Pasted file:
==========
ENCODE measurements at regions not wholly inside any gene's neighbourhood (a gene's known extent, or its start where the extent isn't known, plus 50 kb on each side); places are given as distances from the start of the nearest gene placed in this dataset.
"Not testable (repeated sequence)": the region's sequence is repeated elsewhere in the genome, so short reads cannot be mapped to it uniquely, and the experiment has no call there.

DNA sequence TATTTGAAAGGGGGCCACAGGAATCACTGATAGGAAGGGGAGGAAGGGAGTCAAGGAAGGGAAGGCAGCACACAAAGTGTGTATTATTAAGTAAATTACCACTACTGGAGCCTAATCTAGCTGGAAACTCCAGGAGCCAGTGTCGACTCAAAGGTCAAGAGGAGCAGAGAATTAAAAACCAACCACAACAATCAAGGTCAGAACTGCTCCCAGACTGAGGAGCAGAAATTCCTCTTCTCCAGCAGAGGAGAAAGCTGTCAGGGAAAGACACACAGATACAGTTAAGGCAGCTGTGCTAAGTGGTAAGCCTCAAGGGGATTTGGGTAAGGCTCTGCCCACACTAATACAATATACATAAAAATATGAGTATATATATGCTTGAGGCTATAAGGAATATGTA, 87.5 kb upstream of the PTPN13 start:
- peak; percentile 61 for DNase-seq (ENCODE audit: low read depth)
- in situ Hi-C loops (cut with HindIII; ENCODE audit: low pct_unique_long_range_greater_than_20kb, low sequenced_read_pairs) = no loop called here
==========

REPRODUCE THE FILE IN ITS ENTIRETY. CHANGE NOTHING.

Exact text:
ENCODE measurements at regions not wholly inside any gene's neighbourhood (a gene's known extent, or its start where the extent isn't known, plus 50 kb on each side); places are given as distances from the start of the nearest gene placed in this dataset.
"Not testable (repeated sequence)": the region's sequence is repeated elsewhere in the genome, so short reads cannot be mapped to it uniquely, and the experiment has no call there.

DNA sequence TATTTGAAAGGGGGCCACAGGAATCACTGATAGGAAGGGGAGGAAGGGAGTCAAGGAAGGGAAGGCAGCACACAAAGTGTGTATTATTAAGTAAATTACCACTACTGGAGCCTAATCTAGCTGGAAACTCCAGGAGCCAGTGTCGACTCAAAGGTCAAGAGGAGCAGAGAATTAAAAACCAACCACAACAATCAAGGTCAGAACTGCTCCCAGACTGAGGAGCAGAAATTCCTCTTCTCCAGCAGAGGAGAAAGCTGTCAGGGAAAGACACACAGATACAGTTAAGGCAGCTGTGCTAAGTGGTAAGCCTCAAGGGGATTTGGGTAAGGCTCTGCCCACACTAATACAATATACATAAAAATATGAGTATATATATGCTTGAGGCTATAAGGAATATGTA, 87.5 kb upstream of the PTPN13 start:
- peak; percentile 61 for DNase-seq (ENCODE audit: low read depth)
- in situ Hi-C loops (cut with HindIII; ENCODE audit: low pct_unique_long_range_greater_than_20kb, low sequenced_read_pairs) = no loop called here